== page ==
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Saturday, 28 May 2016 17:12

Ten Questions For Jason Rebello, English Jazz Pianist

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Classically trained but inspired by Herbie Hancock, Jason Rebello first came to the attention of one of the founders of jazz fusion, Weather Report’s saxophonist Wayne Shorter in the early 1990’s. He was one of the forerunners of the modern jazz resurgence of that period and was quickly signed to BMG records on a three-album deal. He produced a further two albums by the end of the decade and toured extensively with his own band in the UK and internationally before he was invited by Sting join his band, following the untimely death in 1998 of piano legend and personal hero Kenny Kirkland. Jason recorded with Sting on his Grammy winning albums Brand New Day 1999, All This Time 2001 and Sacred Love 2003. It was through an introduction from Sting that Jason     met guitar legend Jeff Beck in 2006. He worked together with Beck on his 2010 album Emotion and Commotion and co-wrote the Grammy winning single Hammerhead. His latest jazz album, Held, was released on Edition Records in 2016.


1. How did the composition of Held come about? Or were the tracks composed at different stages/months?

The tracks were composed over the last two years, as an ongoing process. Some were written in stages, others all in one go.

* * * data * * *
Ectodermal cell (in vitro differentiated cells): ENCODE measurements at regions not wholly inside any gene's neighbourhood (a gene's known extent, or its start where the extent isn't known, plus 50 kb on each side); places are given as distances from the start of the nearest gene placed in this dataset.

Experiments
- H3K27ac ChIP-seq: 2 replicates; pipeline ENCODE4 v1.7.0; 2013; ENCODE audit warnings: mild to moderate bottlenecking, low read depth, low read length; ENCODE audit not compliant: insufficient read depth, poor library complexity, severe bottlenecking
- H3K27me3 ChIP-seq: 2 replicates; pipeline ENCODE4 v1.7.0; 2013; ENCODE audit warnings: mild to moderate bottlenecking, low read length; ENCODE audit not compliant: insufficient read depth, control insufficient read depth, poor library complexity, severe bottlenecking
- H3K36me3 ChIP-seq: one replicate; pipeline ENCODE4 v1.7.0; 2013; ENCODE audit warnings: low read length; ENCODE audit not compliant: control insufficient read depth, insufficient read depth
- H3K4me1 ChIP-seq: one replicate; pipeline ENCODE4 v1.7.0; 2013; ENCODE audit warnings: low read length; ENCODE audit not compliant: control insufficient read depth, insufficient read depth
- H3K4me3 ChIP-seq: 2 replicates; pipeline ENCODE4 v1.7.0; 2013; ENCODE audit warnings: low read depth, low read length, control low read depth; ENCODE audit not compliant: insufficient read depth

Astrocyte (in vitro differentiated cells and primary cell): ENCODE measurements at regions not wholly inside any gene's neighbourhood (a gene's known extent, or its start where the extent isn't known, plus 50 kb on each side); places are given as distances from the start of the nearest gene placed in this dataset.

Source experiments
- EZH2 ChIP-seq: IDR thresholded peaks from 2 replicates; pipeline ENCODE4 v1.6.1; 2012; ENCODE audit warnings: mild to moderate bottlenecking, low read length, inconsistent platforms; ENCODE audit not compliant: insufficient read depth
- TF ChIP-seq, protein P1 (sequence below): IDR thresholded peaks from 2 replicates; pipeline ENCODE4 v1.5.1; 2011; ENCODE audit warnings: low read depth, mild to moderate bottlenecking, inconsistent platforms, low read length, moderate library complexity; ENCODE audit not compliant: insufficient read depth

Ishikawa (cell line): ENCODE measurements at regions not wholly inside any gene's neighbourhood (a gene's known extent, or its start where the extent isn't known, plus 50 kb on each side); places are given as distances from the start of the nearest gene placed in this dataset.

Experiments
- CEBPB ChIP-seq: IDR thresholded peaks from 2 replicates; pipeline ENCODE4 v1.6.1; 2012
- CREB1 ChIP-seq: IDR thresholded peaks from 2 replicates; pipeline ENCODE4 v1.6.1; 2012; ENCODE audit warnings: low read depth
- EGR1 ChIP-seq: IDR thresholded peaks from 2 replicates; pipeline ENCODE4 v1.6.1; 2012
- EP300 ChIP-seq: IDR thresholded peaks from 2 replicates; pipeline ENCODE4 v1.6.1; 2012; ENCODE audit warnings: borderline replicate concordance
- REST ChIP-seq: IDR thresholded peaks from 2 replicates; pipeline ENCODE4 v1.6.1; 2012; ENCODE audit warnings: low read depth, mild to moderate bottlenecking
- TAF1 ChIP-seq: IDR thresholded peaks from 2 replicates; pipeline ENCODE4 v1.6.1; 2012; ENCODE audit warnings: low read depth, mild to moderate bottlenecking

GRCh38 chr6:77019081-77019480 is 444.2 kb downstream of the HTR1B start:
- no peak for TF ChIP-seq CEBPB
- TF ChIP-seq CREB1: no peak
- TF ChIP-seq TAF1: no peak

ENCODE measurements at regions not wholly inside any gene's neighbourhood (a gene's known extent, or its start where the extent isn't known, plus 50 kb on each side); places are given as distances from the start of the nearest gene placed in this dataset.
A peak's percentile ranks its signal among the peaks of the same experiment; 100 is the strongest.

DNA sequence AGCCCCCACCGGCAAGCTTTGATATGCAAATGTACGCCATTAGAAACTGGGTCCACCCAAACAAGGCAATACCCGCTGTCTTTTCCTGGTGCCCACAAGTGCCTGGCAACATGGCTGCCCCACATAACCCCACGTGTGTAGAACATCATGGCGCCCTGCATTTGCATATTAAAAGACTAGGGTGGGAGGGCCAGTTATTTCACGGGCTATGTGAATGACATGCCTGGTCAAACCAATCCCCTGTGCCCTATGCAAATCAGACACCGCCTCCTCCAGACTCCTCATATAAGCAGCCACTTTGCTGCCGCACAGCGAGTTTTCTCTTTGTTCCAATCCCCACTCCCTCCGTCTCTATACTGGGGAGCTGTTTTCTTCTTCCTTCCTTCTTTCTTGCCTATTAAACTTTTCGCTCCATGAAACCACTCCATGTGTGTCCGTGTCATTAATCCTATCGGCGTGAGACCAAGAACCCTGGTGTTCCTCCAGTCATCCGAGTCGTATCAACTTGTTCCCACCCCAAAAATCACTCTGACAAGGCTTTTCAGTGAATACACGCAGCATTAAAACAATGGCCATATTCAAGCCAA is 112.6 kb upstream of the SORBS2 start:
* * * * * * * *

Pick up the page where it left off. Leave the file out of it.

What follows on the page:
2.  Your piano playing on the album is very passionate; being classically trained, do you think this has a weight on the way you performed on it?

I love classical music and jazz. To me, it is all music and the boundaries have become very blurred in my mind now. I'm sure my classical training has influenced my playing as well as my jazz training. In fact everything has influenced my playing!

3. Held, the title track, is an enormous piece mainly for its potency and its urgency to bring a sense of calm and joy to the listener.  Can you tell me more about how you feel regards this track?

I like the simplicity of it and the way the melody floats on the harmony. It is a new direction for me compositionally and it feels brave having sparse textures and space..

4. What is Purple Sunflower about?  It is such a small composition, but somehow it shines more for that.

Purple Sunflower is dedicated to my wife Justine. Again, I am focusing on simplicity and spontaneity.

5. How do you generally compose? Do you have a routine?

It varies greatly. Sometimes I jot down ideas or sing them into my phone. Then I trawl through and find things I like.

Sometimes a tune comes to me very quickly and other times it can takes months on and off. I often sing when I am composing as I think if I can sing it, it must be a decent melody…

6. Are you based in London? Does where you are living have any influence on your writing?

I live in Bath near the countryside and it can be very peaceful. I hope the album conveys the quality of tranquillity as it is something we all hold dear..

7. Do you play any other instruments?

Yes, Bassoon and a bit of electric bass. 

8. I read you were very close to Buddhism a few years ago. Is this still the case? Are you a Buddhist now?

Yes I still follow the Buddhist path and meditate every day.

9. What does Buddhism mean to you?

It is a wonderful system that gradually reduces the amount of suffering you experience. I find it incredibly helpful in making sense of a forever-changing life.

10. And finally, a question de rigueur, what is jazz to you?

It is spontaneous music making, filled with joy and life.


Read Erminia's review of Held here:


Read 2586 times Last modified on Saturday, 28 May 2016 17:35

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